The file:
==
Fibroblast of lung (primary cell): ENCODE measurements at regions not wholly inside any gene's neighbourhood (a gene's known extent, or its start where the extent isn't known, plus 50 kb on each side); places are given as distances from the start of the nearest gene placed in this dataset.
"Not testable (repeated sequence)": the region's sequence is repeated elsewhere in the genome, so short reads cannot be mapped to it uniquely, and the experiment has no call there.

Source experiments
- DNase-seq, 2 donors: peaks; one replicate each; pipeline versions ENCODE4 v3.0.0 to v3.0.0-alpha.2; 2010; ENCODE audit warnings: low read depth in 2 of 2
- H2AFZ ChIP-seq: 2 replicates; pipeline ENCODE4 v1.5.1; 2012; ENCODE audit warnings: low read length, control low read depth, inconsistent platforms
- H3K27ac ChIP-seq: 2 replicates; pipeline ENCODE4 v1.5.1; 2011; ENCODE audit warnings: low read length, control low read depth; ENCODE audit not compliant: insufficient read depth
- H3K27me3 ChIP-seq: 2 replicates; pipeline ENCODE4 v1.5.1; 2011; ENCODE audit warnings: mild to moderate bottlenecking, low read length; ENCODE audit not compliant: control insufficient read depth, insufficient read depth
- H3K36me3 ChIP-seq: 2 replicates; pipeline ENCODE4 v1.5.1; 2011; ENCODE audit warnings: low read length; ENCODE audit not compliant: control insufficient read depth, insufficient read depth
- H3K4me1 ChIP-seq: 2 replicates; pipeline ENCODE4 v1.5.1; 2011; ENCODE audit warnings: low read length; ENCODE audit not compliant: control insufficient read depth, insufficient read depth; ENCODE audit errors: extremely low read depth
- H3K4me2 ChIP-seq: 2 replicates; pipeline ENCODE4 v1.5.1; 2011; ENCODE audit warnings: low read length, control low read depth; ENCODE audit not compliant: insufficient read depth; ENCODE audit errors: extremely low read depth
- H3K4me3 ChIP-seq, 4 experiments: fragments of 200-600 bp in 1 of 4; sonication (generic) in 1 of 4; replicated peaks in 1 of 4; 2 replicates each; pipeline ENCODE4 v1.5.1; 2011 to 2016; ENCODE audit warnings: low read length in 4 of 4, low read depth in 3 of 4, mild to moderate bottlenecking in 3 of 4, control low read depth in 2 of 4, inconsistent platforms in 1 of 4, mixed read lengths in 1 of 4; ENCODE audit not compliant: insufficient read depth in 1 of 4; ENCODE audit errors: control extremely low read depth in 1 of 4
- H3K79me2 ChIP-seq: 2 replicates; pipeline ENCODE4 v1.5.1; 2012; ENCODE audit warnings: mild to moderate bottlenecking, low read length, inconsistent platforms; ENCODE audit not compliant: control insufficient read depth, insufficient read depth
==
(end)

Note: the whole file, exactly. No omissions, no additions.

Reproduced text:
Fibroblast of lung (primary cell): ENCODE measurements at regions not wholly inside any gene's neighbourhood (a gene's known extent, or its start where the extent isn't known, plus 50 kb on each side); places are given as distances from the start of the nearest gene placed in this dataset.
"Not testable (repeated sequence)": the region's sequence is repeated elsewhere in the genome, so short reads cannot be mapped to it uniquely, and the experiment has no call there.

Source experiments
- DNase-seq, 2 donors: peaks; one replicate each; pipeline versions ENCODE4 v3.0.0 to v3.0.0-alpha.2; 2010; ENCODE audit warnings: low read depth in 2 of 2
- H2AFZ ChIP-seq: 2 replicates; pipeline ENCODE4 v1.5.1; 2012; ENCODE audit warnings: low read length, control low read depth, inconsistent platforms
- H3K27ac ChIP-seq: 2 replicates; pipeline ENCODE4 v1.5.1; 2011; ENCODE audit warnings: low read length, control low read depth; ENCODE audit not compliant: insufficient read depth
- H3K27me3 ChIP-seq: 2 replicates; pipeline ENCODE4 v1.5.1; 2011; ENCODE audit warnings: mild to moderate bottlenecking, low read length; ENCODE audit not compliant: control insufficient read depth, insufficient read depth
- H3K36me3 ChIP-seq: 2 replicates; pipeline ENCODE4 v1.5.1; 2011; ENCODE audit warnings: low read length; ENCODE audit not compliant: control insufficient read depth, insufficient read depth
- H3K4me1 ChIP-seq: 2 replicates; pipeline ENCODE4 v1.5.1; 2011; ENCODE audit warnings: low read length; ENCODE audit not compliant: control insufficient read depth, insufficient read depth; ENCODE audit errors: extremely low read depth
- H3K4me2 ChIP-seq: 2 replicates; pipeline ENCODE4 v1.5.1; 2011; ENCODE audit warnings: low read length, control low read depth; ENCODE audit not compliant: insufficient read depth; ENCODE audit errors: extremely low read depth
- H3K4me3 ChIP-seq, 4 experiments: fragments of 200-600 bp in 1 of 4; sonication (generic) in 1 of 4; replicated peaks in 1 of 4; 2 replicates each; pipeline ENCODE4 v1.5.1; 2011 to 2016; ENCODE audit warnings: low read length in 4 of 4, low read depth in 3 of 4, mild to moderate bottlenecking in 3 of 4, control low read depth in 2 of 4, inconsistent platforms in 1 of 4, mixed read lengths in 1 of 4; ENCODE audit not compliant: insufficient read depth in 1 of 4; ENCODE audit errors: control extremely low read depth in 1 of 4
- H3K79me2 ChIP-seq: 2 replicates; pipeline ENCODE4 v1.5.1; 2012; ENCODE audit warnings: mild to moderate bottlenecking, low read length, inconsistent platforms; ENCODE audit not compliant: control insufficient read depth, insufficient read depth